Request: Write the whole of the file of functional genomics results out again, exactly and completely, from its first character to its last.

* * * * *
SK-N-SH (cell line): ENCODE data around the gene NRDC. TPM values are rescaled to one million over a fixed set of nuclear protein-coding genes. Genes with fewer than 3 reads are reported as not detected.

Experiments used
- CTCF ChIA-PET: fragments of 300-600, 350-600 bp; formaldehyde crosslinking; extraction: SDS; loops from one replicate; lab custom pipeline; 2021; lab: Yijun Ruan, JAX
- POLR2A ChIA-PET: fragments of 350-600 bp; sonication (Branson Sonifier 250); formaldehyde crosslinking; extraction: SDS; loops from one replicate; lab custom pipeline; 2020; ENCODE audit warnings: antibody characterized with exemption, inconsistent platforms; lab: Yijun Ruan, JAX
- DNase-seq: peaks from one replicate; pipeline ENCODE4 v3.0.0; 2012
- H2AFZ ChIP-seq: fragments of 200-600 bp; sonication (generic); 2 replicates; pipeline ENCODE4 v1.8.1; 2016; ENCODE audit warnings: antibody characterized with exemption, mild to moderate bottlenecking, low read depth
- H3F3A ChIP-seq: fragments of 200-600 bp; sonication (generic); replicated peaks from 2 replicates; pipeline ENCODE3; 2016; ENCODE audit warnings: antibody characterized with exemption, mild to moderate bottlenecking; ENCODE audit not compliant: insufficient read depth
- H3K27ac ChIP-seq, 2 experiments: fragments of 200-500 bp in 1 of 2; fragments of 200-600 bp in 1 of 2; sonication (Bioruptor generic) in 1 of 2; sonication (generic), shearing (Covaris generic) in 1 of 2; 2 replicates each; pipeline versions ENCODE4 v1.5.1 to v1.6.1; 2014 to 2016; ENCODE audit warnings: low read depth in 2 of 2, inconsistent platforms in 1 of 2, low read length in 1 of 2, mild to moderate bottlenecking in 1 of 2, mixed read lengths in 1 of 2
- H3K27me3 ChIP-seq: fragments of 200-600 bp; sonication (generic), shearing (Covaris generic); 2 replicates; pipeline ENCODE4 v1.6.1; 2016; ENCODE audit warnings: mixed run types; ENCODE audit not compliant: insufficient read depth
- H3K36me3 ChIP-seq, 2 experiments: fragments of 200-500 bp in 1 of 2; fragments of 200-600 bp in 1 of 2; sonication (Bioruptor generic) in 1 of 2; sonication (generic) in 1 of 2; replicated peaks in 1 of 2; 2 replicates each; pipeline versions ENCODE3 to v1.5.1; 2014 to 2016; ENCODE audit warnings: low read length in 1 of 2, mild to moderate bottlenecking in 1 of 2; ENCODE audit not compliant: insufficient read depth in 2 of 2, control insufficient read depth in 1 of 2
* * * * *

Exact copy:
SK-N-SH (cell line): ENCODE data around the gene NRDC. TPM values are rescaled to one million over a fixed set of nuclear protein-coding genes. Genes with fewer than 3 reads are reported as not detected.

Experiments used
- CTCF ChIA-PET: fragments of 300-600, 350-600 bp; formaldehyde crosslinking; extraction: SDS; loops from one replicate; lab custom pipeline; 2021; lab: Yijun Ruan, JAX
- POLR2A ChIA-PET: fragments of 350-600 bp; sonication (Branson Sonifier 250); formaldehyde crosslinking; extraction: SDS; loops from one replicate; lab custom pipeline; 2020; ENCODE audit warnings: antibody characterized with exemption, inconsistent platforms; lab: Yijun Ruan, JAX
- DNase-seq: peaks from one replicate; pipeline ENCODE4 v3.0.0; 2012
- H2AFZ ChIP-seq: fragments of 200-600 bp; sonication (generic); 2 replicates; pipeline ENCODE4 v1.8.1; 2016; ENCODE audit warnings: antibody characterized with exemption, mild to moderate bottlenecking, low read depth
- H3F3A ChIP-seq: fragments of 200-600 bp; sonication (generic); replicated peaks from 2 replicates; pipeline ENCODE3; 2016; ENCODE audit warnings: antibody characterized with exemption, mild to moderate bottlenecking; ENCODE audit not compliant: insufficient read depth
- H3K27ac ChIP-seq, 2 experiments: fragments of 200-500 bp in 1 of 2; fragments of 200-600 bp in 1 of 2; sonication (Bioruptor generic) in 1 of 2; sonication (generic), shearing (Covaris generic) in 1 of 2; 2 replicates each; pipeline versions ENCODE4 v1.5.1 to v1.6.1; 2014 to 2016; ENCODE audit warnings: low read depth in 2 of 2, inconsistent platforms in 1 of 2, low read length in 1 of 2, mild to moderate bottlenecking in 1 of 2, mixed read lengths in 1 of 2
- H3K27me3 ChIP-seq: fragments of 200-600 bp; sonication (generic), shearing (Covaris generic); 2 replicates; pipeline ENCODE4 v1.6.1; 2016; ENCODE audit warnings: mixed run types; ENCODE audit not compliant: insufficient read depth
- H3K36me3 ChIP-seq, 2 experiments: fragments of 200-500 bp in 1 of 2; fragments of 200-600 bp in 1 of 2; sonication (Bioruptor generic) in 1 of 2; sonication (generic) in 1 of 2; replicated peaks in 1 of 2; 2 replicates each; pipeline versions ENCODE3 to v1.5.1; 2014 to 2016; ENCODE audit warnings: low read length in 1 of 2, mild to moderate bottlenecking in 1 of 2; ENCODE audit not compliant: insufficient read depth in 2 of 2, control insufficient read depth in 1 of 2